"Archangel," by Andrea Barrett

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EXCERPT: "Archangel,” by Andrea Barrett

  • August 24, 2013 - 3:37 PM

Andrea Barrett won a National Book Award in 1996 for “Ship Fever and Other Stories.” A later book, “Servants of the Map,” a novel, was a finalist for the Pulitzer Prize. Her new collection, “Archangel,” consists of just five stories set between 1873 and 1939, a time of great change in scientific understanding. Here’s how the first story, “The Investigators,” set in 1908, begins:

Early that June, Constantine Boyd left Detroit with his usual trunk but got on a train headed east instead of west. For the past three summers he’d worked at his uncle’s farm in western Michigan, but now, just as he was becoming truly useful, his family had made other plans. Because a different uncle had requested the loan of him, he was being shipped elsewhere: like a harrow, or a horse.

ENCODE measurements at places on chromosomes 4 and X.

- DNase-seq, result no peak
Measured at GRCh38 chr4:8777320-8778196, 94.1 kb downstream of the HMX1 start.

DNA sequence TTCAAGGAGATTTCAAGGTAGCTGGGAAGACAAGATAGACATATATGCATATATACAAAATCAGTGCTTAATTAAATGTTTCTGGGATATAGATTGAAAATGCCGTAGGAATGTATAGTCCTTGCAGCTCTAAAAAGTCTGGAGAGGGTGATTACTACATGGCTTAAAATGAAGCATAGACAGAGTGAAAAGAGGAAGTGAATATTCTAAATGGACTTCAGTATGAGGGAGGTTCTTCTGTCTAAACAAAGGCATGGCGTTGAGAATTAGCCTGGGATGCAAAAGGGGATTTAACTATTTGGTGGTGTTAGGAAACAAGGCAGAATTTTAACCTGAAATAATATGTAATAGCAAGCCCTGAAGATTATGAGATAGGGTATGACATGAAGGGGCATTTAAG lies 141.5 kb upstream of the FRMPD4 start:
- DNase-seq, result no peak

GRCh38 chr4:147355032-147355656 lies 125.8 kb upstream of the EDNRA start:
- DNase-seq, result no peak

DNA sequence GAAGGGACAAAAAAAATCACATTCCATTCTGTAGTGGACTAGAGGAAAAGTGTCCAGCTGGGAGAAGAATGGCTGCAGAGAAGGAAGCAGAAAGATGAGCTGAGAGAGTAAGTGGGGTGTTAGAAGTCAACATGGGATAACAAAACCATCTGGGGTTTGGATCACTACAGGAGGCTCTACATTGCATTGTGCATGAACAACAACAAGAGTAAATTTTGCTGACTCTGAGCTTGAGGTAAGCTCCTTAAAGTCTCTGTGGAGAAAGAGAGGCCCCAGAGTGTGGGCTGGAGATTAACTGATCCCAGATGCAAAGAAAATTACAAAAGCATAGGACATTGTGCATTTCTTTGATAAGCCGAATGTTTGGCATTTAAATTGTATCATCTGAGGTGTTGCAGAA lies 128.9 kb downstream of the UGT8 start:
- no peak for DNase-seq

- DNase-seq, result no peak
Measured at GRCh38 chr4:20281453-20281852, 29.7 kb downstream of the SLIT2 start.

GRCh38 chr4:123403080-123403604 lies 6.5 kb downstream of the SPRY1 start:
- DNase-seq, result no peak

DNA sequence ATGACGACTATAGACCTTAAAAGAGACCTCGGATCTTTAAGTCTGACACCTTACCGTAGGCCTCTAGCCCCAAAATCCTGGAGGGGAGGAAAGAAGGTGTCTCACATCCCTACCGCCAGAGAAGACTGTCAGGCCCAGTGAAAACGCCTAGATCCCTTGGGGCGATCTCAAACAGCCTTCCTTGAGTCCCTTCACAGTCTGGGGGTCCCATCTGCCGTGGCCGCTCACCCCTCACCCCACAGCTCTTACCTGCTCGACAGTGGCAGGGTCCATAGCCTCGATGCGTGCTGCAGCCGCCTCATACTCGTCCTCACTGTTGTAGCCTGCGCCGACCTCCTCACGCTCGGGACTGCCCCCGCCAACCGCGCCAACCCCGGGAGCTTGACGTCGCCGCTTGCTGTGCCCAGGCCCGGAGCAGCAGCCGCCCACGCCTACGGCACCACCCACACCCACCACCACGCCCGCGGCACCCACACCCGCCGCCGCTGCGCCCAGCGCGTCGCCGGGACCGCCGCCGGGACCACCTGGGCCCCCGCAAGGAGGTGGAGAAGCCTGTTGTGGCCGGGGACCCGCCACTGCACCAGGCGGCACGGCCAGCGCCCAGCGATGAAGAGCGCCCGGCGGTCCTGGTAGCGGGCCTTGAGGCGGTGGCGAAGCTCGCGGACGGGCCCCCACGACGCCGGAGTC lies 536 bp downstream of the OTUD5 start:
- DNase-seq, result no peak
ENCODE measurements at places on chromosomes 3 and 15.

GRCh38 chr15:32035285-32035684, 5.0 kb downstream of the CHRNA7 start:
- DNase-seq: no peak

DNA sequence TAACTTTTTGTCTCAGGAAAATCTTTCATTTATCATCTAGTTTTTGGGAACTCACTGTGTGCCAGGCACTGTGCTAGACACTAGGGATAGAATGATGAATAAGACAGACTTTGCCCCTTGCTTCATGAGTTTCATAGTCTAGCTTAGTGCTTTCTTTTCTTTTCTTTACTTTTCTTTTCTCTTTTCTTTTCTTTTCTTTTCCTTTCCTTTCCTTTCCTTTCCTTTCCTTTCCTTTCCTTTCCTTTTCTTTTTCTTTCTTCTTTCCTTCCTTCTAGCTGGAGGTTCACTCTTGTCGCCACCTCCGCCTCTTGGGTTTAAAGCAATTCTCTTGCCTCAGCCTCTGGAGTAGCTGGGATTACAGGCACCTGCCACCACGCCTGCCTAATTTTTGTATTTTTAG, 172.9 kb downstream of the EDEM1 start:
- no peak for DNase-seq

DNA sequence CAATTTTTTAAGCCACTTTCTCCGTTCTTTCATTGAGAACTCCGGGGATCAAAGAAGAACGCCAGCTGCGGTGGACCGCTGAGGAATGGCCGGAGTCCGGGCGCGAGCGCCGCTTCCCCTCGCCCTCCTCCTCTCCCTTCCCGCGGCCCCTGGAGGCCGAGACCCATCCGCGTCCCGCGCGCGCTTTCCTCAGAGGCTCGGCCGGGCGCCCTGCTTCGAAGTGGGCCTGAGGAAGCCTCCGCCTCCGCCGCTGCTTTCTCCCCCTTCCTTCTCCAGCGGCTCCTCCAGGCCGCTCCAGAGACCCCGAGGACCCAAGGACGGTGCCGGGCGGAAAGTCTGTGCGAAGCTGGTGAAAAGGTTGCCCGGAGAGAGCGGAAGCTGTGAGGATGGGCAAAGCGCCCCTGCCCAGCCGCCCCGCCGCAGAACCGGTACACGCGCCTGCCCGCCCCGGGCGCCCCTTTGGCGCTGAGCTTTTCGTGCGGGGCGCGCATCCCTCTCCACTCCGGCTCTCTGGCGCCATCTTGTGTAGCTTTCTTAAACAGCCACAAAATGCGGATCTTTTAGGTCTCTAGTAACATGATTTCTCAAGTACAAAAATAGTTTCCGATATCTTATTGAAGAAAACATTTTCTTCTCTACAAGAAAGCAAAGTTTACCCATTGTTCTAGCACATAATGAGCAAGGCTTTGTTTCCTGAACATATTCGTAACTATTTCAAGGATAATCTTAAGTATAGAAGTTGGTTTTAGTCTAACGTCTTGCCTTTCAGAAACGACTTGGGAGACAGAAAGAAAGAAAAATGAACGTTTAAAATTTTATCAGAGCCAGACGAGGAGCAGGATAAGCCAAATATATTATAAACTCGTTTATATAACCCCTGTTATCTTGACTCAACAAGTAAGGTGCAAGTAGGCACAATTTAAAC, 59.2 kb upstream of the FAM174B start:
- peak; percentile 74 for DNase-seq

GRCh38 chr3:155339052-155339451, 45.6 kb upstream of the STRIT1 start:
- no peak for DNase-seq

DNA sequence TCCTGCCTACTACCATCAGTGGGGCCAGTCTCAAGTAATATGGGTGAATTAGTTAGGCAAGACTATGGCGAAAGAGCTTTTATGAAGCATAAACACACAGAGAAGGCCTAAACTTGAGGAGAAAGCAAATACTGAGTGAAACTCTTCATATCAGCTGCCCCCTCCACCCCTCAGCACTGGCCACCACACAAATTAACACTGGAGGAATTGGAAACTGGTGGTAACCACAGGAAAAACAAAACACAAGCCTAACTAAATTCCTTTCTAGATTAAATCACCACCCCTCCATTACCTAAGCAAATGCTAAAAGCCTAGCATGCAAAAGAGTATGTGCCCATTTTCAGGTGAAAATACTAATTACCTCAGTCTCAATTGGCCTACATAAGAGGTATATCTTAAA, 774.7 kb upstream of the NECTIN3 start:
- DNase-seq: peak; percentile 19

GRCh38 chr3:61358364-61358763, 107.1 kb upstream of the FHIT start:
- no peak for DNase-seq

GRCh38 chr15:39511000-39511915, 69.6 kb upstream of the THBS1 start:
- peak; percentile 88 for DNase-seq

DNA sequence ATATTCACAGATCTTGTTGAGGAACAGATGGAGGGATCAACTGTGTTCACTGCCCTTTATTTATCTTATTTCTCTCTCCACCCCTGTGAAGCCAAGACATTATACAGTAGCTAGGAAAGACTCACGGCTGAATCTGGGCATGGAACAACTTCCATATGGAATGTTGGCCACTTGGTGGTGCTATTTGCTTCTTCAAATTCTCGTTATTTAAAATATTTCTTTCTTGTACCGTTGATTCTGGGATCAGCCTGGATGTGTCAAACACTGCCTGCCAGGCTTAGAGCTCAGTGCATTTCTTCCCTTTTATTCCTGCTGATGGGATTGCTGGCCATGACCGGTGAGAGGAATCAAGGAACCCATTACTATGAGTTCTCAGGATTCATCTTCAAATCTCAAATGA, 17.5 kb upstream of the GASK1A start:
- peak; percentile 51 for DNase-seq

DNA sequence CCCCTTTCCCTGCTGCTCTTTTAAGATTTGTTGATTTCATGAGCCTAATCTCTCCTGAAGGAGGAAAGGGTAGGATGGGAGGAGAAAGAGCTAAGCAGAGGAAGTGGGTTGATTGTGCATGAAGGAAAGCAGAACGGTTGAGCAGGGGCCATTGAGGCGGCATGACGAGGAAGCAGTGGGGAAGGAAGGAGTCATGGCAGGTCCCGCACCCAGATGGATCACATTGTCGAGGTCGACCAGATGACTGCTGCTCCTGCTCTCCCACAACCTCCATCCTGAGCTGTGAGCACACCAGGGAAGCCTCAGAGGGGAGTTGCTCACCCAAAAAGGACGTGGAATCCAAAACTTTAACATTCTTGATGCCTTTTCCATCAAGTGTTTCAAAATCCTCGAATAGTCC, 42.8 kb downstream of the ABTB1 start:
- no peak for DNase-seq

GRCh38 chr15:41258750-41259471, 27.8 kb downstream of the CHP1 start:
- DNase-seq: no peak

He was twelve that summer of 1908, and he sulked all the way to Toledo, napped between Toledo and Cleveland, woke angry with his absent mother but then forgave her in Erie, when he found the cookies she’d slipped in beside the sandwiches. In Buffalo he passed a bank that looked like a castle, horses plodding along the canal, and a gigantic electric hoist moving grain from a ship into an empty boxcar. At the station where he switched for the train to Bath, he saw a motorized bicycle, one of the very sights his mother had promised, being chased by a terrier, and with that his bad mood slipped away. He was going someplace near water, he remembered. With new people, new things to see and do, away from the steaming city and his father.

In Bath, one of those new people carried Constantine’s trunk to a dusty automobile. “It was made up the road in Syracuse,” his mother’s younger brother said, running his knobby hand over the hood. “I know the engine’s inventor.”

“My mother says you’re an inventor too, sort of.”

“More of an … investigator,” his uncle said modestly. His hair was springy, almost wiry, brown strands mingled with surprising gray. “But I’ve made a few small things. Have you ridden in an automobile before?”

“Twice,” Constantine said, doubling his one ride in Detroit.

“You’re an old hand, then. Now” — the engine started with a clatter — “what shall we call each other? I’m not old enough for the whole uncle business. Why don’t you just call me Taggart?”

Excerpted from “Archangel: Fiction,” by Andrea Barrett. Copyright © 2013 by Andrea Barrett. With permission of the publisher, W.W. Norton & Company, Inc.

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